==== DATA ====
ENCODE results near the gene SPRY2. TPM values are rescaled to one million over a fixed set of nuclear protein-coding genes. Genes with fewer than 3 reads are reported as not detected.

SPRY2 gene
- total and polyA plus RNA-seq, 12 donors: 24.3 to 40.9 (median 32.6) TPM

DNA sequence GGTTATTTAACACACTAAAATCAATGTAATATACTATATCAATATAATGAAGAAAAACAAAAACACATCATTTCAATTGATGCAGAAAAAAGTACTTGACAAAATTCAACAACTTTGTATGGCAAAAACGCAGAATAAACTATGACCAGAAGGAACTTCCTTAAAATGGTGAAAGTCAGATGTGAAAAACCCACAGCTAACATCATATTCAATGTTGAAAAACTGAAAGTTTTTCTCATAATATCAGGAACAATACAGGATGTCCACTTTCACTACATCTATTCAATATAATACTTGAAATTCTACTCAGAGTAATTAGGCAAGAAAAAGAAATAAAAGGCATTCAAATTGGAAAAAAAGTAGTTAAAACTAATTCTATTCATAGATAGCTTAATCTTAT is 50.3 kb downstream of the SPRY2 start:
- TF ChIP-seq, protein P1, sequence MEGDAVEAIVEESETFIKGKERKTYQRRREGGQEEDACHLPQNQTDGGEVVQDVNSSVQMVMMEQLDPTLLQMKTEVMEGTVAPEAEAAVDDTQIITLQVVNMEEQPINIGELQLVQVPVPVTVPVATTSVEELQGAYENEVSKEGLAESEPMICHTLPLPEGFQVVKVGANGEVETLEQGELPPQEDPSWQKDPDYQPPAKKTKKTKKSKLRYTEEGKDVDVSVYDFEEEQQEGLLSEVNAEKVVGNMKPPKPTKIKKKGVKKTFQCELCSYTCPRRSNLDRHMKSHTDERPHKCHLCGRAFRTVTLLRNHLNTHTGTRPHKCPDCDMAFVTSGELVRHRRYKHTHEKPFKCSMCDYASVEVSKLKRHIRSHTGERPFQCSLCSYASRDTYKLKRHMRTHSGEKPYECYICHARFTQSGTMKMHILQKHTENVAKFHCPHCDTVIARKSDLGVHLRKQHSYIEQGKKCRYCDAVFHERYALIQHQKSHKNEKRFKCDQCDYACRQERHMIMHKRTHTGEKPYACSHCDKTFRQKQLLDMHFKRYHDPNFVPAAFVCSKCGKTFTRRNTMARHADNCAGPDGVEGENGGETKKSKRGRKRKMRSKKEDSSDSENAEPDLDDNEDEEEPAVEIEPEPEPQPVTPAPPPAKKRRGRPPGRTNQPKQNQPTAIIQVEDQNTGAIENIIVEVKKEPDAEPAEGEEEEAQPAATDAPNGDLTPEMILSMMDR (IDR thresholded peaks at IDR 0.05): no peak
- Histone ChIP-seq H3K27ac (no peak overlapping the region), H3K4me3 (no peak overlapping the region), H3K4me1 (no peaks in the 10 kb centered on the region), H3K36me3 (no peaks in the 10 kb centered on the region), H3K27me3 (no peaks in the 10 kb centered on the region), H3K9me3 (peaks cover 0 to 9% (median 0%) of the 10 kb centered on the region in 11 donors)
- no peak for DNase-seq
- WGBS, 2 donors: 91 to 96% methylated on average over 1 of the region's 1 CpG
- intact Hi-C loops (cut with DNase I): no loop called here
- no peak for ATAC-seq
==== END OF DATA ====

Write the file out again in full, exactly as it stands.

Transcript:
ENCODE results near the gene SPRY2. TPM values are rescaled to one million over a fixed set of nuclear protein-coding genes. Genes with fewer than 3 reads are reported as not detected.

SPRY2 gene
- total and polyA plus RNA-seq, 12 donors: 24.3 to 40.9 (median 32.6) TPM

DNA sequence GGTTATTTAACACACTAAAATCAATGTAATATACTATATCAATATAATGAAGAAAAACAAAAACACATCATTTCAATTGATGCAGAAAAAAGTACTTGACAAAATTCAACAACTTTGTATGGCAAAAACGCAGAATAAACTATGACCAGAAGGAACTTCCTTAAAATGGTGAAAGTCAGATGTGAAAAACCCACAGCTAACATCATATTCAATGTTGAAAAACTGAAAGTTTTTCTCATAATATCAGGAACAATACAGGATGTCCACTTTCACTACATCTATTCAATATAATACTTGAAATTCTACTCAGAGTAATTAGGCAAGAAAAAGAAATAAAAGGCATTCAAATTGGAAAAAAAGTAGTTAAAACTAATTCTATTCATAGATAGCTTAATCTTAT is 50.3 kb downstream of the SPRY2 start:
- TF ChIP-seq, protein P1, sequence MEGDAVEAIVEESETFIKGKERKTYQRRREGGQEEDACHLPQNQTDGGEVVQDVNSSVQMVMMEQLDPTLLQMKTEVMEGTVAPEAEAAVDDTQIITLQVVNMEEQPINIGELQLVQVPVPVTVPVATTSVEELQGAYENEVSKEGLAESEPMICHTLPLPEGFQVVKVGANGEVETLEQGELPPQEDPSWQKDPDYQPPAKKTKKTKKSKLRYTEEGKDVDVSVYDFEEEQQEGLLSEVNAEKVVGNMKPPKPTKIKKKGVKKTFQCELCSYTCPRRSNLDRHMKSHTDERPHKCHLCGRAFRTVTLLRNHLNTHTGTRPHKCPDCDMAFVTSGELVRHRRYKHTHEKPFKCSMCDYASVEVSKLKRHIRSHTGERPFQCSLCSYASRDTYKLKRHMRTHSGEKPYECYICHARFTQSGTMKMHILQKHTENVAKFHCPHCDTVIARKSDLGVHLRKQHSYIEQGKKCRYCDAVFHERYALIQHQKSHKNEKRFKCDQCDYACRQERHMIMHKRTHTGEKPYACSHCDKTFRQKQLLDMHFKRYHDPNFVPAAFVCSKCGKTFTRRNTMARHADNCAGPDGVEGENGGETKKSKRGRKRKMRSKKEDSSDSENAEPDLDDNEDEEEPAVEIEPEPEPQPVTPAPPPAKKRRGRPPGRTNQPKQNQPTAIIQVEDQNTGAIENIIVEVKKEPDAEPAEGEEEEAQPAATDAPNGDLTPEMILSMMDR (IDR thresholded peaks at IDR 0.05): no peak
- Histone ChIP-seq H3K27ac (no peak overlapping the region), H3K4me3 (no peak overlapping the region), H3K4me1 (no peaks in the 10 kb centered on the region), H3K36me3 (no peaks in the 10 kb centered on the region), H3K27me3 (no peaks in the 10 kb centered on the region), H3K9me3 (peaks cover 0 to 9% (median 0%) of the 10 kb centered on the region in 11 donors)
- no peak for DNase-seq
- WGBS, 2 donors: 91 to 96% methylated on average over 1 of the region's 1 CpG
- intact Hi-C loops (cut with DNase I): no loop called here
- no peak for ATAC-seq